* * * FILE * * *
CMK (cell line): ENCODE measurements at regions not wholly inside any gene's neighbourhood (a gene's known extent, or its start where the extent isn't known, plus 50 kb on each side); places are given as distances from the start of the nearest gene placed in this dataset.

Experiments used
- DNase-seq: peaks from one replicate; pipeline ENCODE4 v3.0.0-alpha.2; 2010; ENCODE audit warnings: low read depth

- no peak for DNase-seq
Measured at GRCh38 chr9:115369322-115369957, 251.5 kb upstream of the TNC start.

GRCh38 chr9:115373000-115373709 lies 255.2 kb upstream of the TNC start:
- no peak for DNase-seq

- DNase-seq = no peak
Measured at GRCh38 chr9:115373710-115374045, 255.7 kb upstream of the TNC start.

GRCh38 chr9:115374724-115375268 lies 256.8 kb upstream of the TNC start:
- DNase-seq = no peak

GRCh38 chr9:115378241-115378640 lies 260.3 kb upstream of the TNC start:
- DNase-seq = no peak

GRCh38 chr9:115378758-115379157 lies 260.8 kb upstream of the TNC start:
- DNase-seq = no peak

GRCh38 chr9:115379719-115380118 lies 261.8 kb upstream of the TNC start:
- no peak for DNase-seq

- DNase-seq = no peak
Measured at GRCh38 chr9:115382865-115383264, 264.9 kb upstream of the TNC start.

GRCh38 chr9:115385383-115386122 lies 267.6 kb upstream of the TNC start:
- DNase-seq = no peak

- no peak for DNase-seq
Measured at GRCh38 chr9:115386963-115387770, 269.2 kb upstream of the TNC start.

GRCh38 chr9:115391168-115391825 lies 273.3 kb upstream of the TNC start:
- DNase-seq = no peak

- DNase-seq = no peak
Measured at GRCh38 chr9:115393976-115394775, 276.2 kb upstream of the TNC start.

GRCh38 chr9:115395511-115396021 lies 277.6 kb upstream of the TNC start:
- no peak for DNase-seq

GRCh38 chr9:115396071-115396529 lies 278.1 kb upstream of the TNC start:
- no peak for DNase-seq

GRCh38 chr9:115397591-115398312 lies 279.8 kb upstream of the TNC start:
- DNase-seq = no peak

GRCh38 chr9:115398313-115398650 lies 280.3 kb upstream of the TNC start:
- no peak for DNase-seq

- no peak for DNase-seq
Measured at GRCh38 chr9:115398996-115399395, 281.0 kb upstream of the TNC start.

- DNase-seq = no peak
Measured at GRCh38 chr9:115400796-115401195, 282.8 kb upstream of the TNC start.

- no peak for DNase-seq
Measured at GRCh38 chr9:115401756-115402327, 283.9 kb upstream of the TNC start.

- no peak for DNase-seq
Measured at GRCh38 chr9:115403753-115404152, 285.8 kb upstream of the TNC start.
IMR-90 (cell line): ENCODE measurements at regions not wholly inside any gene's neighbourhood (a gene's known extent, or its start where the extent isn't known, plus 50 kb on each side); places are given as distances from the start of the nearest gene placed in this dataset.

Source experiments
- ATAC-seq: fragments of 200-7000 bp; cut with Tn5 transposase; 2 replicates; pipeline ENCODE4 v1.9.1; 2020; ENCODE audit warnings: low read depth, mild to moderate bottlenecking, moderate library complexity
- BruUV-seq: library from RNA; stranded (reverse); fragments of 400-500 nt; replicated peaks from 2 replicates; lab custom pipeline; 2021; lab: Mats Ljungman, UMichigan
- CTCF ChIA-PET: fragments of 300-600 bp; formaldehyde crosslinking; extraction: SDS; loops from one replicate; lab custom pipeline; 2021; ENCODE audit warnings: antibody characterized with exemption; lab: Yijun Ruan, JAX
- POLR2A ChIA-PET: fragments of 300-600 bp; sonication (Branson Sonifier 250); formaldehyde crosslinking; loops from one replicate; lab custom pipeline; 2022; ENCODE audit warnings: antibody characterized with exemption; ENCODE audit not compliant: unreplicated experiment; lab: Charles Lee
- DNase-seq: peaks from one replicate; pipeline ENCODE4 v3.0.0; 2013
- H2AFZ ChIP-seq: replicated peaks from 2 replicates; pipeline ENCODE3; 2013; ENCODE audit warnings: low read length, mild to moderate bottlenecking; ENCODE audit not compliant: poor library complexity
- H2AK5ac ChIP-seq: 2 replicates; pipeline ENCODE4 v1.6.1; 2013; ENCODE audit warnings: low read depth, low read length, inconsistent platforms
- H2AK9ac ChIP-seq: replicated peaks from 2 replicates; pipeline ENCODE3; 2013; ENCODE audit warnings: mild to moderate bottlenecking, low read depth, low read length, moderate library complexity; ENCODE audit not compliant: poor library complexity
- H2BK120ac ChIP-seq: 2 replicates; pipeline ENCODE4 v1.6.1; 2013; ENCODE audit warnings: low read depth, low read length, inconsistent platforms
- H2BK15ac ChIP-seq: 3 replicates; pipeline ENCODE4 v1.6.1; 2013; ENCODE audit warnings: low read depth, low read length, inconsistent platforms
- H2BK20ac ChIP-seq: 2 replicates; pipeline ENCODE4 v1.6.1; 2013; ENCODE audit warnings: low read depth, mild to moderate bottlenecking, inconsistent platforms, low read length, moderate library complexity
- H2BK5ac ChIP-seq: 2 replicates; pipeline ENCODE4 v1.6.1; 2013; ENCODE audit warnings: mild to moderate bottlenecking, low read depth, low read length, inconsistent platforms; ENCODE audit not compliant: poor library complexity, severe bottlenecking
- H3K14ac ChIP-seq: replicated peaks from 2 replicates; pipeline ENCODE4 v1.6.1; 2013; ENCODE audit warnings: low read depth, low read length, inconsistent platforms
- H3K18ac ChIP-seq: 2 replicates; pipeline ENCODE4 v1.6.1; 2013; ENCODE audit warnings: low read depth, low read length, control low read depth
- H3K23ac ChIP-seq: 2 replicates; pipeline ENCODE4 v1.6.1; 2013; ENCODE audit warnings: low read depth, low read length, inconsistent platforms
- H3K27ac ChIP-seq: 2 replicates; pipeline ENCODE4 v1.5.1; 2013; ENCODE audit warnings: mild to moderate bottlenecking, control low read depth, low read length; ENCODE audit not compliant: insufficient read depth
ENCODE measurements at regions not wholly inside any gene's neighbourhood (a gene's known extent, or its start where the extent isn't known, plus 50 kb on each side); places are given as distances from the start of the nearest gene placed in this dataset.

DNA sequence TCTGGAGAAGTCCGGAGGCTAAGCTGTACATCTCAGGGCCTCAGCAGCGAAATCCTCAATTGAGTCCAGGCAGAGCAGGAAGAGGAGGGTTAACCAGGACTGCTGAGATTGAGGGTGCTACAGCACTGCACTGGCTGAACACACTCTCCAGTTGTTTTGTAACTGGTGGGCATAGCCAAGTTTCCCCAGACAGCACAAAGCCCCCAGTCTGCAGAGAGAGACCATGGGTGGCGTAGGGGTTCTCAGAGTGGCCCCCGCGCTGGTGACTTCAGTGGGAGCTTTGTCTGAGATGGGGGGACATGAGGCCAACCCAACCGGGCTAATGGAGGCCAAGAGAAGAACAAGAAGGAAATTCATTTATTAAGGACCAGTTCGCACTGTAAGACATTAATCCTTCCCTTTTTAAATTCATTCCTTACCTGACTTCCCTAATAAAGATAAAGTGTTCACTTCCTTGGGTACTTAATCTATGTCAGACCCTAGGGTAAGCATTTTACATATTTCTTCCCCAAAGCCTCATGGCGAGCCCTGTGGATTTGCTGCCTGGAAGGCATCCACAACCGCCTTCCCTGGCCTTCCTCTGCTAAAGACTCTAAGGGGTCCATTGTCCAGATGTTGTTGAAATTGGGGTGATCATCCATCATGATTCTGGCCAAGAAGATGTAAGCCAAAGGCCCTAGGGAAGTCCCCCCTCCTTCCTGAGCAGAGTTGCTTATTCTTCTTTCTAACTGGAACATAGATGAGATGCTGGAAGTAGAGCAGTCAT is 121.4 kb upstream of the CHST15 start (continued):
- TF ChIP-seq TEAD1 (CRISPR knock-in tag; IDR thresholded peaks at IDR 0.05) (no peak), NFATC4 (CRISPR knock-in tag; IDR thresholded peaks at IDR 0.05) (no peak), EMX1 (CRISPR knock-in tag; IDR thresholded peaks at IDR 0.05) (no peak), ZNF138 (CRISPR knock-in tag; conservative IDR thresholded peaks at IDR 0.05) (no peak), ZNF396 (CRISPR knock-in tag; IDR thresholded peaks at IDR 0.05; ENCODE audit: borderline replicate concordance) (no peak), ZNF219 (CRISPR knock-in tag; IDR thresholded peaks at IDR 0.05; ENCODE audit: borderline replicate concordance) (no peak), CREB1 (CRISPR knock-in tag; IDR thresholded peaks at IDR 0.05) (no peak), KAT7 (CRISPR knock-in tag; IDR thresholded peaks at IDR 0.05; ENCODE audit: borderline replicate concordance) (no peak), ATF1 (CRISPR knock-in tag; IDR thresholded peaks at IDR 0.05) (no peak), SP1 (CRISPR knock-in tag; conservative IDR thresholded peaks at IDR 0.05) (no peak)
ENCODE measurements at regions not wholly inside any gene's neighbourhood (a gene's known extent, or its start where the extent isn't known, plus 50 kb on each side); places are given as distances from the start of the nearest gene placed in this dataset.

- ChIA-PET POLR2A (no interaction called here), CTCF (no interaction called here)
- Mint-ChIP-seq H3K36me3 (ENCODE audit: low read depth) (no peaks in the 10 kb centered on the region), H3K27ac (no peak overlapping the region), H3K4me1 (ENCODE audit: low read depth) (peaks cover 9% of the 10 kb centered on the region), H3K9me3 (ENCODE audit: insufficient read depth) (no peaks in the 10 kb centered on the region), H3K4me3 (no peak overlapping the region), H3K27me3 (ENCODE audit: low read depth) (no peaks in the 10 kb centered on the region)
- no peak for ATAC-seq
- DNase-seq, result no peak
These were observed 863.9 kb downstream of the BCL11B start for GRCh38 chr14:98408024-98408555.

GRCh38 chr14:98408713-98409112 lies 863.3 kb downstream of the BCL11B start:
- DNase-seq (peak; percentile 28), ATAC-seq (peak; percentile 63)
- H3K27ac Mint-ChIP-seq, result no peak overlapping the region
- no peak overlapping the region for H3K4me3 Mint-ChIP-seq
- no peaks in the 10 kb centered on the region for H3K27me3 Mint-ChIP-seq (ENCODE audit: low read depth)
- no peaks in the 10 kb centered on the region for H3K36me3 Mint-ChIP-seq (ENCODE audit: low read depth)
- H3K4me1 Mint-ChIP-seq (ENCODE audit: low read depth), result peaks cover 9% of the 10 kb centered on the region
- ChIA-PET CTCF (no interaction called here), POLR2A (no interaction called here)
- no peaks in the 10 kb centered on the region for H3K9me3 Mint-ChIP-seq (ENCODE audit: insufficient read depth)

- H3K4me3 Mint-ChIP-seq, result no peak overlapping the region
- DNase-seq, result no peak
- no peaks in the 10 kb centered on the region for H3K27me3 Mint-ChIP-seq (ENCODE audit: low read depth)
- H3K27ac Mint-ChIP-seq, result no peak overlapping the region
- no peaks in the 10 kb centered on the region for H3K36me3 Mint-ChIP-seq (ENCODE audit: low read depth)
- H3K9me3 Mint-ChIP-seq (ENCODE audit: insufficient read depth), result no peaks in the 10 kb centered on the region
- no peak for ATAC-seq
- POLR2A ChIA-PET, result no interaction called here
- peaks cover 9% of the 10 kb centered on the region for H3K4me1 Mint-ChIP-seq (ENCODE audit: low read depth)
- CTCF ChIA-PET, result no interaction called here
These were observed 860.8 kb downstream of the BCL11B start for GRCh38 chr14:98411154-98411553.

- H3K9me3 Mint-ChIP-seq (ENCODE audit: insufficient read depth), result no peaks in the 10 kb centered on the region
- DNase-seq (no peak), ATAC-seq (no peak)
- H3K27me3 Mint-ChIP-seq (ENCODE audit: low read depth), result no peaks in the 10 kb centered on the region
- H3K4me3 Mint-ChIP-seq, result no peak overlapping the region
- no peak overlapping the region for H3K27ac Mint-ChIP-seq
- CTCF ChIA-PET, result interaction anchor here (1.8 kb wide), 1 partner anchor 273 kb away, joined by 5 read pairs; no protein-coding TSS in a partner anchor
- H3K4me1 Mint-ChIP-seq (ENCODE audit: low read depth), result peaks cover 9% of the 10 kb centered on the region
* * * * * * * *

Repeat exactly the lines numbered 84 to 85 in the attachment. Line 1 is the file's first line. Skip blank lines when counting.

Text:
- no peaks in the 10 kb centered on the region for H3K36me3 Mint-ChIP-seq (ENCODE audit: low read depth)
- H3K9me3 Mint-ChIP-seq (ENCODE audit: insufficient read depth), result no peaks in the 10 kb centered on the region